'We're part of society, so why [the need for such labels]?' (RM11, 71)
RM7, 58: 'Someone once said to me: "Well, you're a leader because you've been a father and a husband, so you will always take that role", and I think I do. You know, assertive, because I had to be when we were married. I had to take responsibility for the finances and that, and I had to take mutual responsibility for the children and so I've just took that on in any relationship I've had, you know, I've sort of been....'
RM9, 72: 'The trouser wearer.'
RM7, 58: 'Yes, the trouser wearer, yes.'
'[As you get older] you don't make relationships quite, you don't make friends so easily.... After Tony died we had very few friends, we led a very enclosed life.' (RM9, 72)
'I haven't any family, and my partner didn't like other people particularly. Now I've got a few, not real friends...people who you call or ring.' (RM6, 79)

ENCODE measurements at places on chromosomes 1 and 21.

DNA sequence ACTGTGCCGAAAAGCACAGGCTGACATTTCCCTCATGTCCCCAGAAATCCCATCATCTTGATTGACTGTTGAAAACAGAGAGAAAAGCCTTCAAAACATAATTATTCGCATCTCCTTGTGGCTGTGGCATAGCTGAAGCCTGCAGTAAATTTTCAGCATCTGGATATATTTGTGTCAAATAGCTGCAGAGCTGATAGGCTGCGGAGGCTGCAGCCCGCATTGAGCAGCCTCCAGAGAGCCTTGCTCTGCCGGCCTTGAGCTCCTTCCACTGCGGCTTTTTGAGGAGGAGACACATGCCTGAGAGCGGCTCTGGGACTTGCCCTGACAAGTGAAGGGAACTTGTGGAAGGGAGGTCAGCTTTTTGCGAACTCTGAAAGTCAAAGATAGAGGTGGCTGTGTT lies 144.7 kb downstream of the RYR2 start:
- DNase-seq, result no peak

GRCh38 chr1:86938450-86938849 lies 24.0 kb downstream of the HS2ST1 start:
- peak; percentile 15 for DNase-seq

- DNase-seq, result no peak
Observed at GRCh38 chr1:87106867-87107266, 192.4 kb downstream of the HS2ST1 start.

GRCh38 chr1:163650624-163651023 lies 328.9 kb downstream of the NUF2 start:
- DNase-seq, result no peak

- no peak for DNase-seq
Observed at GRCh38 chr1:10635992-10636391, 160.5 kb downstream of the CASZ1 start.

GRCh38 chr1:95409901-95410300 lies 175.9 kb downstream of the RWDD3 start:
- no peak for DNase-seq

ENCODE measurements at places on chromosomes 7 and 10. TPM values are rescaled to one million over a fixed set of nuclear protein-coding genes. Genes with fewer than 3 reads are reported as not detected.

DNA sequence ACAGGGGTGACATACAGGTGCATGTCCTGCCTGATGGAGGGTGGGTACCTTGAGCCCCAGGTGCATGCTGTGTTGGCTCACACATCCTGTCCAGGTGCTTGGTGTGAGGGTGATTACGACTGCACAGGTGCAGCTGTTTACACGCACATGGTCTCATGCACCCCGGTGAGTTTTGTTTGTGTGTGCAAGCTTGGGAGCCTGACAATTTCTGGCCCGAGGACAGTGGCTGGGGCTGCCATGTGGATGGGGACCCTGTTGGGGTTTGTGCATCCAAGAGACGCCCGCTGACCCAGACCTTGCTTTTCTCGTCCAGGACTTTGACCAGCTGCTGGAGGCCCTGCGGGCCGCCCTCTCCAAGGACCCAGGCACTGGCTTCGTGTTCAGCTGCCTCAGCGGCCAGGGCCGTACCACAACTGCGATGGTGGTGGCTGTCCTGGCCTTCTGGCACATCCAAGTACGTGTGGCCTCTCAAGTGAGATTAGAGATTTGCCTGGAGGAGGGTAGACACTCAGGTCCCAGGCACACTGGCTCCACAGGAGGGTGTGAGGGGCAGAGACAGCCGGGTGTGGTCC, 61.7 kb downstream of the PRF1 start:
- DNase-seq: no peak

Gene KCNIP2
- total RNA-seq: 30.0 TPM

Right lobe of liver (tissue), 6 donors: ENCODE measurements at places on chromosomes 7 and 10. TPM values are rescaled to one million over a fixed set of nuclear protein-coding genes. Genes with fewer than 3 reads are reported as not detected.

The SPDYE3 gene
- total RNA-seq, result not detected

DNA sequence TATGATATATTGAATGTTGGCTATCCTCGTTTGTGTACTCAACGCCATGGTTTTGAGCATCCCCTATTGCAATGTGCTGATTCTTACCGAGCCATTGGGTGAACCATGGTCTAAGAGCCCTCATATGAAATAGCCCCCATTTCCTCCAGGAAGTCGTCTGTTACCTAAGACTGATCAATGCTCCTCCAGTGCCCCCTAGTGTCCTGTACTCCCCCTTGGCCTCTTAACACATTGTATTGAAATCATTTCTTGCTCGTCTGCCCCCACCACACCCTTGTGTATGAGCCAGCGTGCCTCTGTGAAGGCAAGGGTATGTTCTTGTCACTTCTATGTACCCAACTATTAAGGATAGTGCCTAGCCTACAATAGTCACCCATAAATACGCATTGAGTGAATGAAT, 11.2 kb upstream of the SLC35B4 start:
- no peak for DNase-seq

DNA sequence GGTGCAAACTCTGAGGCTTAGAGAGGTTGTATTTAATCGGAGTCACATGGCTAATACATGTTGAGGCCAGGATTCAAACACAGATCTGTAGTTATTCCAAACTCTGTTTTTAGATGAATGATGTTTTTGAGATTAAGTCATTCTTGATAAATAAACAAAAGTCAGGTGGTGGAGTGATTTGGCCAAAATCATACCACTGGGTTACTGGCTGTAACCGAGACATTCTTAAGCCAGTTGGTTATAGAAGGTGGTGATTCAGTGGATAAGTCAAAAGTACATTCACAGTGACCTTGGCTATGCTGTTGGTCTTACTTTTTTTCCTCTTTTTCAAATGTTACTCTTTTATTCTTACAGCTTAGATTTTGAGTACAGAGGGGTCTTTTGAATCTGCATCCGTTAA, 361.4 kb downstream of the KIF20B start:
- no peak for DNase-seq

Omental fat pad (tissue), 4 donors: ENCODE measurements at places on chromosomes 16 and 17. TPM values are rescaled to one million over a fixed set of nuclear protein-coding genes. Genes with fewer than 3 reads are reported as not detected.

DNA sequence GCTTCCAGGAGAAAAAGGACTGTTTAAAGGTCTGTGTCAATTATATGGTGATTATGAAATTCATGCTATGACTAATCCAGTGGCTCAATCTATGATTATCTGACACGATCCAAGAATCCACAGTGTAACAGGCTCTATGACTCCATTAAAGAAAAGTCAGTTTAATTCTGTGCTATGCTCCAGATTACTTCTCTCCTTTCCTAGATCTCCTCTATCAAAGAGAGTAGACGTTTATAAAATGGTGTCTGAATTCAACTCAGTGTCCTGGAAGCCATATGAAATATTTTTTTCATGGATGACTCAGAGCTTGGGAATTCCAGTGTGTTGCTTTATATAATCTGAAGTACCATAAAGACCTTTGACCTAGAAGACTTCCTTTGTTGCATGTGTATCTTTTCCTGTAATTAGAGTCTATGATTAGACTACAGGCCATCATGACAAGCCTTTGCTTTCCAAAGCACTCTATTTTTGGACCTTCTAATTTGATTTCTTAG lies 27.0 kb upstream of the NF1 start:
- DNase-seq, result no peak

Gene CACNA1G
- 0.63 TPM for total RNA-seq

'My family, in the classic gay phrase, are my friends, I have good friends of just about every persuasion...so I do have a network on which I rely because it's [unclear].' (RF5, 51)
'I'm somebody who doesn't have a partner, and haven't had for a long time. My support networks come from people who I count as friends, but I've primarily met through the groups that we were talking about.... So, yes, I would go to my lesbian friends before my birth family, my straight family. That would be my first port of call, I think, and then my family would be last on the list.' (RF1, 50)
'I have a friend who's gay and he had a stroke a few years ago.... but a group of us who know him [help him], like I take him to church every Sunday, and somebody else goes out with him.... I mean, there's a group of us to help him and we all do different things...in a sense [he is] lucky I suppose. He has a group of people who can help him, and who he knows. I suppose that would be nice, if one had friends, again I think it's back to having a circle of people that you know.' (RM5, 68)